ADVERTISEMENT The Worcester Housing Authority, the Awarding Authority, invites sealed bids from Contractors for the Egress Deck Repairs at 667-2 Greenwood Gardens #348140 (WHA Job No. 2017-14) for the Worcester Housing Authority in Worcester, Massachusetts, in accordance with the documents prepared by Allen and Major. The Project consists of: Pressure washing existing exterior wood deck framing at Clusters One through Four. Removal and replacement of all decking and stair treads, and deteriorated exterior deck framing, and rail caps. Repainting of entire exterior wood deck allowing residents to exist their dwellings. Project completion time shall be 130 consecutive calendar days. The work is estimated to cost $ 86,107 (including Alternates) Bids are subject to M.G.L. c.149 §44A-J & to minimum wage rates as required by M.G.L. c.149 §§26 to 27H inclusive. General Bids will be received until 2:00 p.m., Thursday October 4, 2018 and publicly opened, forthwith. All bids should be delivered to: Worcester Housing Authority, Department of Modernization, 81 Tacoma Street, Worcester, MA 01605 ADVERTISEMENT and received no later than the date & time specified above. The Worcester Housing Authority, General bids shall be accompanied by a bid deposit that is not less than the Awarding Authority, invites sealed bids from Contractors the Egress Deck Repairs at 667-2 Greenfive (5%) of the greatest possible bid amount (considering all for alternates), wood Gardens #348140 (WHA Job No. 2017-14) for the Worcester and made payable to the Worcester Housing Authority. Housing Authority in on Worcester, Massachusetts, in accordance with the Bid forms and Contract Documents will be made available the Worcesdocuments prepared by Allen and Major. ter Housing Authority website The Project Pressure ( ) atconsists no cost.of:Hard copieswashing existing exterior wood deck at Clusters One through Four. Removal and replacement of all will be made available on Septemberframing 19, 2018 at the Worcester Housing decking and stair treads, and deteriorated exterior deck framing, and rail Authority, Department of Modernization, 81 Tacoma Street, Worcester, MA caps.8:00 Repainting of entire 01605 and thereafter, Monday thru Friday A.M. through 4:30exterior P. M. wood deck allowing residents to exist dwellings. completion Copies of the contract documents maytheir be obtained byProject depositing $50.00 time shall be 130 consecutive calendar in the form of aBlessed companyVirgin check, madedays. payable to the Worcester Housing Prayer to the The work is estimated to cost 86,107 (including Alternates) Authority, for each setOofmost documents so obtained. The amount of the$ de(Never known to fail) Bids are subject to M.G.L. c.149 §44A-J & to minimum wage rates as reposit will be refunded to each person who returns the plans, specifications beautiful flower of Mt. Carmel, quired byten M.G.L. §§26bid to 27H inclusive. and other documents condition within (10) c.149 days after openfruitful vine, splendor in ofgood Heaven, General Bids will be received until 2:00 p.m., Thursday October 4, 2018 ing. Bidders requesting contract documents to be mailed to them should Blessed Mother of the Son of and opened, forthwith. includeImmaculate a separate check in the amount of publicly $40.00 for each set payable to God, Virgin, assist All bids should delivered to: Worcester Housing Authority, Departthe in Worcester Housing Authority mailing andbe handling costs. me this my necessity, O Star to of cover Modernization, Tacoma Street, Worcester, MA 01605 General must agree to contract with of minority and women 81 business the Sea,bidders help me and show me ment received no later the date & time specified above. enterprises certified the Supplier Diversity Office (SDO),than formerly where you asare my by mother. O and General bids shall be accompanied by a bid deposit that is not less than known as SOMWBA. The combined goal reserved for such enHoly Mary, Mother of God, Queen participation five (5%) of contract the greatest bid amount (considering all alternates), terprises shall notEarth, be less Ithan 10.4% of the final pricepossible including of Heaven and humbly and made payable to the Housing Authority. acceptedthee alternates. Seebottom Contract - Article 3 ofWorcester the Inbeseech from the of Documents structions Bidders. my heart to to succor me in my ne- Bid forms and Contract Documents will be made available on the Worcester Housing website A pre-bid (make conference will be held at 10:00 a.m. onAuthority Tuesday September cessity, request). There ( ) at no cost. Hard copies are none that can withstand your 25, 2018 at Greenwood Gardens - Community Room @ 337 Greenbe made available onbe September power, O Mary, conceived with- atwill wood St., Worcester, MA 01607 which time bidders will invited to 19, 2018 at the Worcester Housing Authority, Department Modernization, 81 Tacoma Street, Worcester, MA out forsite(s) us who visitsin, the pray project withhave the areWorcester Housing Authorityofrepresenta01605 andbe thereafter, Monday thrutoFriday 8:00 A.M. through 4:30 P. M. course to thee (threeor times). Holy tive. Failure to attend visit the premises shall no defense in failure Mary, I place this cause in your Copies of the contract documents may be obtained by depositing $50.00 perform contract terms. thenot form of a company check, made payable to the Worcester Housing hands (threedocuments times). may Say bethis The contract seen,inbut removed at: Authority,offorModernization, each set of documents so obtained. The amount of the deprayer for threeHousing consecutive daysDepartment 1. Worcester Authority, 81 will be refunded to each person who returns the plans, specifications and you must publish it and your posit Tacoma Street, Worcester, MA 01605 and other documents in good condition within ten (10) days after bid openrequest be 24 granted to Ave., you.Lexington, 2. F.W.will Dodge, Hartwell MA 02173 ing. Bidders requesting contract documents to be mailed to them should DMH 3. Reed Construction Data, 30 Technology Parkway South, Norcross, GA include a separate check in the amount of $40.00 for each set payable to 30092 Worcester Housing Authority 4. Project Dog, 18 Graf Road Unit #8the Plan Room, Newburyport, MA to cover mailing and handling costs. General bidders must agree to contract with minority and women business 01950 enterprises by hours the Supplier PUBLIC AUCTION NOTICE Questions regarding this project shall be submittedasincertified writing 72 pri- Diversity Office (SDO), formerly known as SOMWBA. The combined participation goal reserved for such enNOTICE IS HEREBY PURor to opening and GIVEN emailed to terprises shallJob not Number be less than 10.4% SUANT TO THE PROVISIONS OF Reference the WHA only in of the final contract price including accepted alternates. See Contract Documents - Article 3 of the InM.L.C. 225 SEC. 39A THE FOLLOWthe subject line. structions to Bidders. ING VEHICLES WILL BE SOLD SEPTEMBER 29, 2018 AT A SALE TO A pre-bid conference will be held at 10:00 a.m. on Tuesday September 25, 2018 at Greenwood Gardens - Community Room @ 337 GreenSATISFY OUR GARAGE LIEN wood St., Worcester, MA 01607 at which time bidders will be invited to THEREON FOR TOWING AND STORvisit the project site(s) with the a Worcester Housing Authority representaAGE CHARGES AND EXPENSES tive. Failure to attend or visit the premises shall be no defense in failure to OF SALE AND NOTICE. perform contract terms. 2006 HONDA CR-V VIN# The contract documents may be seen, but not removed at: JHLRD78896C010597 1. Worcester Housing Authority, Department of Modernization, 81 2003 HONDA CR-V VIN# Tacoma Street, Worcester, MA 01605 SHSRD78893U144935 2. F.W. Dodge, 24 Hartwell Ave., Lexington, MA 02173 2009 LINCOLN MKZ VIN# 3. Reed Construction Data, 30 Technology Parkway South, Norcross, GA 3LNHM28T89R615292 30092 2007 ACURA TL VIN# 4. Project Dog, 18 Graf Road Unit #8 Plan Room, Newburyport, MA 19UUA66287A029200 01950 2005 HONDA ACCORD VIN# Questions regarding this project shall be submitted in writing 72 hours pri1HGCM56475A049322 SALE LOCATION : EARLY’S ON PARK or to opening and emailed to Reference the WHA Job Number only in AVE. INC 536 PARK AVENUE WORCESTER, MA 01603 the subject line.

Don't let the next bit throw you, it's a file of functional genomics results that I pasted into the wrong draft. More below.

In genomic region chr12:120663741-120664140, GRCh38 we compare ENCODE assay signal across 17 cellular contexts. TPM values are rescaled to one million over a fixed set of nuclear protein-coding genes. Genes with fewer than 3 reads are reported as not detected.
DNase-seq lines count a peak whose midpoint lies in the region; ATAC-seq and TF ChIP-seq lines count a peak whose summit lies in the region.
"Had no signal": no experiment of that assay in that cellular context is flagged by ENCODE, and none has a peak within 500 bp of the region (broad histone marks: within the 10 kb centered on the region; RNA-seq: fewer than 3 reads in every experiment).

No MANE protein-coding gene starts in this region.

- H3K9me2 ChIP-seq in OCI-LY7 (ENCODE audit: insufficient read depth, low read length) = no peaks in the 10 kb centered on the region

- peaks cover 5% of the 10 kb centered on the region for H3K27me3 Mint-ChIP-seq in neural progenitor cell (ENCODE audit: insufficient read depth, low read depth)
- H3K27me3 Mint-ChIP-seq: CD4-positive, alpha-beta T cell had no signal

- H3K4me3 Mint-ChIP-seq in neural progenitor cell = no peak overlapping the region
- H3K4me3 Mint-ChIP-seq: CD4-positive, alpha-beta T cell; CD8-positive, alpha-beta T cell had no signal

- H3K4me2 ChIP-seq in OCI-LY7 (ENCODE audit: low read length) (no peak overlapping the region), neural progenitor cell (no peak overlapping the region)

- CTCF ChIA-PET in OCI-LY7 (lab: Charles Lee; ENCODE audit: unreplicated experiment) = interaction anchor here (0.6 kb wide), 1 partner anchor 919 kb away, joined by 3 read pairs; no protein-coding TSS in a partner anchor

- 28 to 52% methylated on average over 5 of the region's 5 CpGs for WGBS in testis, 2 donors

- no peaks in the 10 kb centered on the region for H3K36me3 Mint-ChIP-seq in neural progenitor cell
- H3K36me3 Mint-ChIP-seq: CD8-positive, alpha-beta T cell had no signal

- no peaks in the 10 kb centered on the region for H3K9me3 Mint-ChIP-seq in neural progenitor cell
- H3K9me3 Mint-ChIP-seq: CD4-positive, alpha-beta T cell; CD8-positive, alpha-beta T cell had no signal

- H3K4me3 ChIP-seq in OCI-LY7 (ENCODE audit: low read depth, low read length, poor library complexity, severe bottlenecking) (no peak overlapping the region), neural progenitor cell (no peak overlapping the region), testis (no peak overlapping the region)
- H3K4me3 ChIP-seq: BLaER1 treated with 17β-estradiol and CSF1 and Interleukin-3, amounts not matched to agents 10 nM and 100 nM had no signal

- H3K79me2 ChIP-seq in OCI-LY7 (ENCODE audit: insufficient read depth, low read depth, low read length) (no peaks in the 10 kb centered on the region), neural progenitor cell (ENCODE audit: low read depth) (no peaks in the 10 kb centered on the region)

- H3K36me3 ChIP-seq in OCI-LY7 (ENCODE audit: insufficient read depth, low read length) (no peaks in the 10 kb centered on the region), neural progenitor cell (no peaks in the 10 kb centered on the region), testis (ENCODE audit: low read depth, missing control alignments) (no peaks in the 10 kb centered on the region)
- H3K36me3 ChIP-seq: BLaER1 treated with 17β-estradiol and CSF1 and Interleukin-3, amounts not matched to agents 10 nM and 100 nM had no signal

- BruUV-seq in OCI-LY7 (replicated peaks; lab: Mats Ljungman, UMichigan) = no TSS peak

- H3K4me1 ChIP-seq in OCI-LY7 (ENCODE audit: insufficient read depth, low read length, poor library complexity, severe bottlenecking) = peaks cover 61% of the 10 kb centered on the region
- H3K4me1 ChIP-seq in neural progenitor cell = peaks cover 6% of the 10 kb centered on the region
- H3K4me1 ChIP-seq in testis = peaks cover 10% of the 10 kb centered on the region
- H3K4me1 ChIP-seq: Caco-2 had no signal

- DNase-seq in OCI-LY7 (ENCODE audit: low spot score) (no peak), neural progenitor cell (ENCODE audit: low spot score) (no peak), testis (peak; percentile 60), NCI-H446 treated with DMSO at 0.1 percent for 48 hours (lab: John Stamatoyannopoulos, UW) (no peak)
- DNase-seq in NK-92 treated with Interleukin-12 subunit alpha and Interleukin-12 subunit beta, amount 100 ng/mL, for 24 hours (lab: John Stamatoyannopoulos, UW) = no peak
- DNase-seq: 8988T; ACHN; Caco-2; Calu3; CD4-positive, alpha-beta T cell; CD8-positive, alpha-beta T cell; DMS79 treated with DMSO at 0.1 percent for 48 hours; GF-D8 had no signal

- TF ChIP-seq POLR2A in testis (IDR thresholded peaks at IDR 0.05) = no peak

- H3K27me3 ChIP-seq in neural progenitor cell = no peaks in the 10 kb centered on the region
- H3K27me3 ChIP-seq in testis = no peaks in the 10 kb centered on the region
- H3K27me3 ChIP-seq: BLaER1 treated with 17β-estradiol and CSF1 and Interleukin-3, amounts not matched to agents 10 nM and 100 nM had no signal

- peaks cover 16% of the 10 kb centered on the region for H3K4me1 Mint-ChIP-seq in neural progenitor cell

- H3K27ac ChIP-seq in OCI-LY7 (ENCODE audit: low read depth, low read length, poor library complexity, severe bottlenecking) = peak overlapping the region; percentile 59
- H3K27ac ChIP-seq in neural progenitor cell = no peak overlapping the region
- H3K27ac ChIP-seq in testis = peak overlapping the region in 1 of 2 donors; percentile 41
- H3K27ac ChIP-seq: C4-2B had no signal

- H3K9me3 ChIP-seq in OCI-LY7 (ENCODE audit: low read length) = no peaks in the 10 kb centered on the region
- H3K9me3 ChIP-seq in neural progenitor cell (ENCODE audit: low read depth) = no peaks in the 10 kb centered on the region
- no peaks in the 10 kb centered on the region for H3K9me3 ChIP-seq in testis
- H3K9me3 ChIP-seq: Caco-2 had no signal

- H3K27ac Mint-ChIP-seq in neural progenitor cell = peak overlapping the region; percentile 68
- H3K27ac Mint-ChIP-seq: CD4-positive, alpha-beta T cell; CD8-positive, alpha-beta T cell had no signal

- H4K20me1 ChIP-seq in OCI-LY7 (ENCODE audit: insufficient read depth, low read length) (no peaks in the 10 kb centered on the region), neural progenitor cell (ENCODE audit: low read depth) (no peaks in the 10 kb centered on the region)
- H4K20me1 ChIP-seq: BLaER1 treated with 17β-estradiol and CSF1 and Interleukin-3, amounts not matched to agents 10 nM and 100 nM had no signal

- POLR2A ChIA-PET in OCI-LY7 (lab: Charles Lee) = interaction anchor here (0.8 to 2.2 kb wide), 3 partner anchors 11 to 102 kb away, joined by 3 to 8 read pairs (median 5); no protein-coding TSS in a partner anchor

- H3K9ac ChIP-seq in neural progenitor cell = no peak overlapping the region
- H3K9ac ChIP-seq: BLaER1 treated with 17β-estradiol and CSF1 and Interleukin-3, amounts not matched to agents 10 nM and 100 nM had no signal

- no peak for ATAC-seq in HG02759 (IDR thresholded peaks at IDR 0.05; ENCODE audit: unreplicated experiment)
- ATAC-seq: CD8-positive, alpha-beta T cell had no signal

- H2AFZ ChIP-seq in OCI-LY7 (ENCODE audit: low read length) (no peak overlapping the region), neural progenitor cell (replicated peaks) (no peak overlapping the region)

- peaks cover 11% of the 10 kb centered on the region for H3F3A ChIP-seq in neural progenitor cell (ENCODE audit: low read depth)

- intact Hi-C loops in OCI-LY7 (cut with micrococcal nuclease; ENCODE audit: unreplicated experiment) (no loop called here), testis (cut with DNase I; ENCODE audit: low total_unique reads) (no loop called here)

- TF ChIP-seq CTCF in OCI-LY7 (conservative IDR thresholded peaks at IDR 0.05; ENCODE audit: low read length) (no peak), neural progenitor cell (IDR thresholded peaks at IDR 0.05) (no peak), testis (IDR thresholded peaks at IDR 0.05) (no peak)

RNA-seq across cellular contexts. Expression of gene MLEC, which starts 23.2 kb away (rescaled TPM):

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last call